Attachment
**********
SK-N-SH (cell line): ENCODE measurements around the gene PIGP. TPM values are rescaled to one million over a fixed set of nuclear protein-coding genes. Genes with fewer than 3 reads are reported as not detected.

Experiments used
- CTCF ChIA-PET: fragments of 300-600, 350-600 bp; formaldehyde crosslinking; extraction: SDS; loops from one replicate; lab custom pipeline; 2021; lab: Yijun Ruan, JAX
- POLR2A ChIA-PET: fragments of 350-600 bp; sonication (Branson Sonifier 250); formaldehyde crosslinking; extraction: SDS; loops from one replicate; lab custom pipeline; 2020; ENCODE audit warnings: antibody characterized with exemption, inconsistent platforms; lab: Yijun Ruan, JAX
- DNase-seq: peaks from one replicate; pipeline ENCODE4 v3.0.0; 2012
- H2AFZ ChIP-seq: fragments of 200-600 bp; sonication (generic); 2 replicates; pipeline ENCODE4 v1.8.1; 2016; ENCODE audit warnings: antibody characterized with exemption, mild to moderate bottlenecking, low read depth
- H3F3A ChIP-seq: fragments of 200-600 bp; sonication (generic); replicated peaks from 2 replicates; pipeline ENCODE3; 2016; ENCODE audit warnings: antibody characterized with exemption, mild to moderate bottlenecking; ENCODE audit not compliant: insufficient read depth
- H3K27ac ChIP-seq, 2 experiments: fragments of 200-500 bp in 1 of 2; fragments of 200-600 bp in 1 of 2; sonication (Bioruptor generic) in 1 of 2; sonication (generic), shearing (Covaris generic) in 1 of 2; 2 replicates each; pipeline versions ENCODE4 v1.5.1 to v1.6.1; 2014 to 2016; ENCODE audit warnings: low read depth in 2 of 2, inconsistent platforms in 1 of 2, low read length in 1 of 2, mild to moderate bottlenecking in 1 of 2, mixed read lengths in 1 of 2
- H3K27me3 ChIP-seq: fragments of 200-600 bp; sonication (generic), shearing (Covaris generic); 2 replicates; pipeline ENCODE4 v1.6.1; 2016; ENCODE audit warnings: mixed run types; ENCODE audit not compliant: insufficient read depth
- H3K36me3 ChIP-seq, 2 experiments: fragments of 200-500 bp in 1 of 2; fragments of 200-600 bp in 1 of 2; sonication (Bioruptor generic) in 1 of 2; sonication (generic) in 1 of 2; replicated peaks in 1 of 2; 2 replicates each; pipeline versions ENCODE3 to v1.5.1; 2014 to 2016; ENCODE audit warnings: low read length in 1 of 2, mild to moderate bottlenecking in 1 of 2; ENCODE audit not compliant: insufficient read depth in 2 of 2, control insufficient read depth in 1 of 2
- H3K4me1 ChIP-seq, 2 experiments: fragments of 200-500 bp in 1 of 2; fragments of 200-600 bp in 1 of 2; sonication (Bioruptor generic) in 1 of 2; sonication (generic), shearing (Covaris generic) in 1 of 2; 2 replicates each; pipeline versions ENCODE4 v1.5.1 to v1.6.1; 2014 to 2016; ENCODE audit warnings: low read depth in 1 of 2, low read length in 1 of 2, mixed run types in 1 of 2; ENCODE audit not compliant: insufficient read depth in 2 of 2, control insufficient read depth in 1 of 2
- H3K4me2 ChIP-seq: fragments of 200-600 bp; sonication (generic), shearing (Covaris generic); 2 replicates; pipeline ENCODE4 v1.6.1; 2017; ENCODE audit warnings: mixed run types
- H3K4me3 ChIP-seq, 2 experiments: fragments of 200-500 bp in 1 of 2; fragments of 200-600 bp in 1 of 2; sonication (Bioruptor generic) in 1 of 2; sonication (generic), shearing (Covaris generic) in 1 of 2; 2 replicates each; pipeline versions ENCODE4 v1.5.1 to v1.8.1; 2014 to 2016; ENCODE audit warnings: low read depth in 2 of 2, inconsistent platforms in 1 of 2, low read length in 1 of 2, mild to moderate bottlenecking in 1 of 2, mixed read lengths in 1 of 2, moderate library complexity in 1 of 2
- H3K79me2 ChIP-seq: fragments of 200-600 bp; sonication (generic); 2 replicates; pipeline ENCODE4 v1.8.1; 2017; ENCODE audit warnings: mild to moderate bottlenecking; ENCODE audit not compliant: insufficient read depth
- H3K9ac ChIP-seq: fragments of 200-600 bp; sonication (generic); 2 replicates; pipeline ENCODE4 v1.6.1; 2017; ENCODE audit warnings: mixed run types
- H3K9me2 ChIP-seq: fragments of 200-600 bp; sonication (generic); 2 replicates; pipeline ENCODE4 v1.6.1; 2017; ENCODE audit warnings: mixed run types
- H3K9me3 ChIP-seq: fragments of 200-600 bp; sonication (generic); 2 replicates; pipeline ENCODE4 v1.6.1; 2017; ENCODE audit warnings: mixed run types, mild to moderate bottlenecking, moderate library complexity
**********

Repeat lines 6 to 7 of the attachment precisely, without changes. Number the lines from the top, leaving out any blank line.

- H2AFZ ChIP-seq: fragments of 200-600 bp; sonication (generic); 2 replicates; pipeline ENCODE4 v1.8.1; 2016; ENCODE audit warnings: antibody characterized with exemption, mild to moderate bottlenecking, low read depth
- H3F3A ChIP-seq: fragments of 200-600 bp; sonication (generic); replicated peaks from 2 replicates; pipeline ENCODE3; 2016; ENCODE audit warnings: antibody characterized with exemption, mild to moderate bottlenecking; ENCODE audit not compliant: insufficient read depth